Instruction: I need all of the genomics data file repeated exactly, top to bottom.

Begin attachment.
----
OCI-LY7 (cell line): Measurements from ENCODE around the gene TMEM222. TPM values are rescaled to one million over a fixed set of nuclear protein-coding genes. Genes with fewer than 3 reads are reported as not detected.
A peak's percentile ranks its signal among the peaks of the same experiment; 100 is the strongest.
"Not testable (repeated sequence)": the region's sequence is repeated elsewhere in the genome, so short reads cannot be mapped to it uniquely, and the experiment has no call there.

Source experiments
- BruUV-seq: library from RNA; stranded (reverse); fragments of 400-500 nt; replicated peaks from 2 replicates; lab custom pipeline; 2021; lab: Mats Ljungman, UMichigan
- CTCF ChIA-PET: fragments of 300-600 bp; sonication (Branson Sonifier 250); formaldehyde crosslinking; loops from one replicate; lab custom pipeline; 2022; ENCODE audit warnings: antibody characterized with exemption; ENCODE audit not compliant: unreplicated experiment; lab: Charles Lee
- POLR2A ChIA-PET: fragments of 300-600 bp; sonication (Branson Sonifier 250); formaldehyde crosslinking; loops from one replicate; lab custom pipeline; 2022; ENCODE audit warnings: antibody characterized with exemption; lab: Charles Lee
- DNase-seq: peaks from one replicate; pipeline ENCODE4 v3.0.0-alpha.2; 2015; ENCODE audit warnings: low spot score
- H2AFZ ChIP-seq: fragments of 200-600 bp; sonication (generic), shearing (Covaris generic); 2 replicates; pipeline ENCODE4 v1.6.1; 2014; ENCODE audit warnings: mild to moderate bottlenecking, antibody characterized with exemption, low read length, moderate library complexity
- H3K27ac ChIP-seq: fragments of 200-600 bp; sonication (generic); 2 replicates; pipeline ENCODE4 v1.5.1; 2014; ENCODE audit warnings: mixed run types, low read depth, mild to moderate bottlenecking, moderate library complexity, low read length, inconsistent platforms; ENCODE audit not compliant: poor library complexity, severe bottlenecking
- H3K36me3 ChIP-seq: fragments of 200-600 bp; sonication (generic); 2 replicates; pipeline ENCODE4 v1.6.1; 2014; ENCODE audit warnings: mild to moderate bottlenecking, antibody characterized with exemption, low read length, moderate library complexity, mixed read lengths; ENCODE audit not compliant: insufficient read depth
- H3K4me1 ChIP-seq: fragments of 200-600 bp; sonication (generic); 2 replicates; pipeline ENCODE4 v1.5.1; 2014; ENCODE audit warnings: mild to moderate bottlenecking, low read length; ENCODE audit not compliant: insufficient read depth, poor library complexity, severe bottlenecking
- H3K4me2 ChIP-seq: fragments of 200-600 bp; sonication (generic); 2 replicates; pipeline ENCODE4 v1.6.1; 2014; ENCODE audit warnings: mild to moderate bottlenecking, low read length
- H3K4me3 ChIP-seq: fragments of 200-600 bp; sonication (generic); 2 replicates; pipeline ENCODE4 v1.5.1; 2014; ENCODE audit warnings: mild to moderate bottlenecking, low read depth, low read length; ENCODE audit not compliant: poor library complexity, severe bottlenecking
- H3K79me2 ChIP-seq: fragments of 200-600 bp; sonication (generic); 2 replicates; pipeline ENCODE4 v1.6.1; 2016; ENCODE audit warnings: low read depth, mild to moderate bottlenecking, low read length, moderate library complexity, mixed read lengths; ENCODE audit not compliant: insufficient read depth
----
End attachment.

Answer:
OCI-LY7 (cell line): Measurements from ENCODE around the gene TMEM222. TPM values are rescaled to one million over a fixed set of nuclear protein-coding genes. Genes with fewer than 3 reads are reported as not detected.
A peak's percentile ranks its signal among the peaks of the same experiment; 100 is the strongest.
"Not testable (repeated sequence)": the region's sequence is repeated elsewhere in the genome, so short reads cannot be mapped to it uniquely, and the experiment has no call there.

Source experiments
- BruUV-seq: library from RNA; stranded (reverse); fragments of 400-500 nt; replicated peaks from 2 replicates; lab custom pipeline; 2021; lab: Mats Ljungman, UMichigan
- CTCF ChIA-PET: fragments of 300-600 bp; sonication (Branson Sonifier 250); formaldehyde crosslinking; loops from one replicate; lab custom pipeline; 2022; ENCODE audit warnings: antibody characterized with exemption; ENCODE audit not compliant: unreplicated experiment; lab: Charles Lee
- POLR2A ChIA-PET: fragments of 300-600 bp; sonication (Branson Sonifier 250); formaldehyde crosslinking; loops from one replicate; lab custom pipeline; 2022; ENCODE audit warnings: antibody characterized with exemption; lab: Charles Lee
- DNase-seq: peaks from one replicate; pipeline ENCODE4 v3.0.0-alpha.2; 2015; ENCODE audit warnings: low spot score
- H2AFZ ChIP-seq: fragments of 200-600 bp; sonication (generic), shearing (Covaris generic); 2 replicates; pipeline ENCODE4 v1.6.1; 2014; ENCODE audit warnings: mild to moderate bottlenecking, antibody characterized with exemption, low read length, moderate library complexity
- H3K27ac ChIP-seq: fragments of 200-600 bp; sonication (generic); 2 replicates; pipeline ENCODE4 v1.5.1; 2014; ENCODE audit warnings: mixed run types, low read depth, mild to moderate bottlenecking, moderate library complexity, low read length, inconsistent platforms; ENCODE audit not compliant: poor library complexity, severe bottlenecking
- H3K36me3 ChIP-seq: fragments of 200-600 bp; sonication (generic); 2 replicates; pipeline ENCODE4 v1.6.1; 2014; ENCODE audit warnings: mild to moderate bottlenecking, antibody characterized with exemption, low read length, moderate library complexity, mixed read lengths; ENCODE audit not compliant: insufficient read depth
- H3K4me1 ChIP-seq: fragments of 200-600 bp; sonication (generic); 2 replicates; pipeline ENCODE4 v1.5.1; 2014; ENCODE audit warnings: mild to moderate bottlenecking, low read length; ENCODE audit not compliant: insufficient read depth, poor library complexity, severe bottlenecking
- H3K4me2 ChIP-seq: fragments of 200-600 bp; sonication (generic); 2 replicates; pipeline ENCODE4 v1.6.1; 2014; ENCODE audit warnings: mild to moderate bottlenecking, low read length
- H3K4me3 ChIP-seq: fragments of 200-600 bp; sonication (generic); 2 replicates; pipeline ENCODE4 v1.5.1; 2014; ENCODE audit warnings: mild to moderate bottlenecking, low read depth, low read length; ENCODE audit not compliant: poor library complexity, severe bottlenecking
- H3K79me2 ChIP-seq: fragments of 200-600 bp; sonication (generic); 2 replicates; pipeline ENCODE4 v1.6.1; 2016; ENCODE audit warnings: low read depth, mild to moderate bottlenecking, low read length, moderate library complexity, mixed read lengths; ENCODE audit not compliant: insufficient read depth